By David Shirreff
If you are in Edinburgh sometime this August, try to see this play. Whether you’re a Brexiteer or Remainer it will make you think. Apart from being very entertaining it manages to distil the Brexit problem down to an algebraic formula – to which there must be a solution, must there not?
It is 2022 and Britain – all-too-believably – is still negotiating its exit from the EU. A transition agreement is in place which keeps the country’s hands tied. Adam Masters, who has finally succeeded Theresa May as prime minister, tries to keep the peace by appointing a hard-line Brexiteer, Simon Cavendish, as trade minister and a closet Remainer, Diana Purdy, as Brexit minister.
That is the uncomfortable starting point of a new political satire running at the Edinburgh Fringe Festival from August 1st to 26th. The fictitious characters make Britain’s horrible position seem even more intractable. Even without clowns like Boris Johnson and Nigel Farage we are no nearer to a solution. The Conservative party is as divided as ever.
Adam Masters’s campaign manager, Paul Connell, a hard-nosed American, sees Brexit as Britain’s biggest challenge since the second world war. Connell is no Sir Humphrey. He rages menacingly, as Masters dithers and makes wild promises to each of his warring ministers in turn. But somehow the American cannot bring himself to quit.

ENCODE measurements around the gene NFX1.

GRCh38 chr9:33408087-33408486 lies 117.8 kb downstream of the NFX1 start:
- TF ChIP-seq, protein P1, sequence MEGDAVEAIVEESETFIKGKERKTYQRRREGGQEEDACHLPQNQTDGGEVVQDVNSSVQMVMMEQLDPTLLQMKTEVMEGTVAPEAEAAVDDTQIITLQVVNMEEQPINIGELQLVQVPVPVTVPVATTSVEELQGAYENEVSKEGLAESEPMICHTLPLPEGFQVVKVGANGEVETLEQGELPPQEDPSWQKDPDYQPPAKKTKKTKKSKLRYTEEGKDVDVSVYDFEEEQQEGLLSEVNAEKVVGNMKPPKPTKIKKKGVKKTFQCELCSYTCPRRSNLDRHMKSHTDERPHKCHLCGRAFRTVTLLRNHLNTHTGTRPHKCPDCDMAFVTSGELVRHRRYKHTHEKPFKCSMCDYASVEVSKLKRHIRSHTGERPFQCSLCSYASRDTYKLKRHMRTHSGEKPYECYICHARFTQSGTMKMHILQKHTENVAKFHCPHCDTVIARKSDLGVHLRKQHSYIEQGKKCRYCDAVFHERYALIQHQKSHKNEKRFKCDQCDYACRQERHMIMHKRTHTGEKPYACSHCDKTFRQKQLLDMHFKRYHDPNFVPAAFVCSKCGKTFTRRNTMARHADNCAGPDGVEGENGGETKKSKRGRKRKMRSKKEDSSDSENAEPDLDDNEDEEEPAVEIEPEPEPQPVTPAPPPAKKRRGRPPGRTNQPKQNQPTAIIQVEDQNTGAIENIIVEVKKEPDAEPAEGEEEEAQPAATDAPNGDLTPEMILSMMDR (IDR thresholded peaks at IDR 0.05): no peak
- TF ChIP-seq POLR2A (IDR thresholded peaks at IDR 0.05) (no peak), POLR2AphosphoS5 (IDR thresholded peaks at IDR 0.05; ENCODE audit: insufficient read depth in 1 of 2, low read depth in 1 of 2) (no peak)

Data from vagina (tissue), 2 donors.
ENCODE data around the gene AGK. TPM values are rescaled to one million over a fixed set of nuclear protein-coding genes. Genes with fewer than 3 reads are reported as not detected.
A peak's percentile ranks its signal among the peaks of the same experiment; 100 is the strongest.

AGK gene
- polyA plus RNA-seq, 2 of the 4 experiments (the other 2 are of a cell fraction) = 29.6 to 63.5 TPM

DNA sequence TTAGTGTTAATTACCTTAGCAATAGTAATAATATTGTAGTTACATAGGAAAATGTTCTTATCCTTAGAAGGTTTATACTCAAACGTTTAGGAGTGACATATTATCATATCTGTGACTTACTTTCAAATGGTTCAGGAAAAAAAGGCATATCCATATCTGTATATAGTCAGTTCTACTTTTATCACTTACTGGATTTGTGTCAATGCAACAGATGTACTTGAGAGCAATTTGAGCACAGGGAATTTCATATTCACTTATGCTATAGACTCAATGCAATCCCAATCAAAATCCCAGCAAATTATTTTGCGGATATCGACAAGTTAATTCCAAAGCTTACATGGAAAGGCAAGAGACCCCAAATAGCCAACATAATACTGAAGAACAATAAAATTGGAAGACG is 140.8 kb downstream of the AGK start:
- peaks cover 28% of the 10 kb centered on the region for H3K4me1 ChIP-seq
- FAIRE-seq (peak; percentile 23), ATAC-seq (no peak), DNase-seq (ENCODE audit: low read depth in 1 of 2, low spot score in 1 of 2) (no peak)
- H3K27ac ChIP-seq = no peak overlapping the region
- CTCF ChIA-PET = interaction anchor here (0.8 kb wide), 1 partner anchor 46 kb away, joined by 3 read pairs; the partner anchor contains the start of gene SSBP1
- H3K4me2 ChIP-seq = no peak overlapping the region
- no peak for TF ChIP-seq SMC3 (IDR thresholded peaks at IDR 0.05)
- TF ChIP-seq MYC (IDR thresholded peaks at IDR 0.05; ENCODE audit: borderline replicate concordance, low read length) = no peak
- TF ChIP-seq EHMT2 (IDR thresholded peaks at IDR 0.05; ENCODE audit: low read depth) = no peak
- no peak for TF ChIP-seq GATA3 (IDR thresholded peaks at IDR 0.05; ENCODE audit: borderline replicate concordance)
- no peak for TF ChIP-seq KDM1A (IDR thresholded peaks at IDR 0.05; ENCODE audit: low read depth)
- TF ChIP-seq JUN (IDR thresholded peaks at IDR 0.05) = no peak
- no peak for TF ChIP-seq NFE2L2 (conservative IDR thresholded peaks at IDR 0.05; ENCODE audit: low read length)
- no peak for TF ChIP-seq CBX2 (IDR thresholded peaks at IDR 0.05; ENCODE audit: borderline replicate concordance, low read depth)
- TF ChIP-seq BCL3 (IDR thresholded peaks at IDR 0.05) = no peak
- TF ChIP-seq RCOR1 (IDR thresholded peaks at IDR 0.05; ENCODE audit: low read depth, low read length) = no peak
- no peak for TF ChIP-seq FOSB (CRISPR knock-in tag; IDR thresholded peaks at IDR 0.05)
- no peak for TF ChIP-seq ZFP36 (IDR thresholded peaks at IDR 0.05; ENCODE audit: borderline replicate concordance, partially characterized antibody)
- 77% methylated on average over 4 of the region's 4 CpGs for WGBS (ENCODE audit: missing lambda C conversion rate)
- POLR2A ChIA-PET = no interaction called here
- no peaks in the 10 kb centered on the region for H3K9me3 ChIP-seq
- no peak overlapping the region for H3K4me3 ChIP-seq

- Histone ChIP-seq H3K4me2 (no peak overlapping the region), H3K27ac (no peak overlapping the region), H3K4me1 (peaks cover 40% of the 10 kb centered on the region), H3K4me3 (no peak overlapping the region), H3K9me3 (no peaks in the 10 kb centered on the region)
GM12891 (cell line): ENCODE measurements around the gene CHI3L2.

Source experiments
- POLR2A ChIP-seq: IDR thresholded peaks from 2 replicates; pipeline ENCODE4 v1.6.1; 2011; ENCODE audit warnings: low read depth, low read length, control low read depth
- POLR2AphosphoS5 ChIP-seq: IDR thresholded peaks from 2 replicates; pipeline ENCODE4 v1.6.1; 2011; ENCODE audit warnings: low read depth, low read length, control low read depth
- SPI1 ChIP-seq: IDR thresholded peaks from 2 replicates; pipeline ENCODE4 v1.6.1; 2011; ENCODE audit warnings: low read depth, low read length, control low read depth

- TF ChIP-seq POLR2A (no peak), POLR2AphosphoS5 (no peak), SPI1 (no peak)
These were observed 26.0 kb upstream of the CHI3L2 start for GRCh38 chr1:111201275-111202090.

There is much talk of the chess term “Zugzwang” – pressure to make a move – which Masters deftly avoids: until, that is, he rashly promises Purdy he will adopt her plan of “perpetual transition”. Cavendish enters unexpectedly, finds his dossier in the bin, and tweets his resignation. Much hilarity as a fumbling Purdy accidentally “likes” and “retweets” her rival’s vicious tweet, before her phone too ends up in the bin.
The knives are out for Masters. Forty-six letters have been sent to the Conservative party’s powerful 1922 Committee. It needs only two more to trigger a vote of no confidence in the PM. Guess who have their letters written and sealed, ready for posting?
Masters consoles himself by visiting Brussels where he flirts with siren EU negotiator Helena Brandt. She tells him that unfortunately Britain made one huge tactical error – triggering Article 50, and robbing itself of bargaining power: “You set your own time-bomb ticking.”
Ouch. This is all so near the knuckle. As one person remarked after the show: “It’s very funny, but I didn’t enjoy it.” This play fulfils its role as satire – entertaining and leaving uncomfortable. It strips away the current cast of characters and reduces Britain’s dilemma to an algebraic formula: Hacker/Masters as prime minister, Brexiteers versus Remainers in- and outside the cabinet, an American playing devil’s advocate, and the EU as Paradise Lost, perhaps.
In despair Masters asks the fair Helena whether the EU might possibly consider letting Britain back in? She thinks it probably would. But there would be no continuation of the budget rebate won by Margaret Thatcher. And there would be one other small condition: that Britain agrees to join the single currency. Masters sees immediately what that would require: another bloody referendum.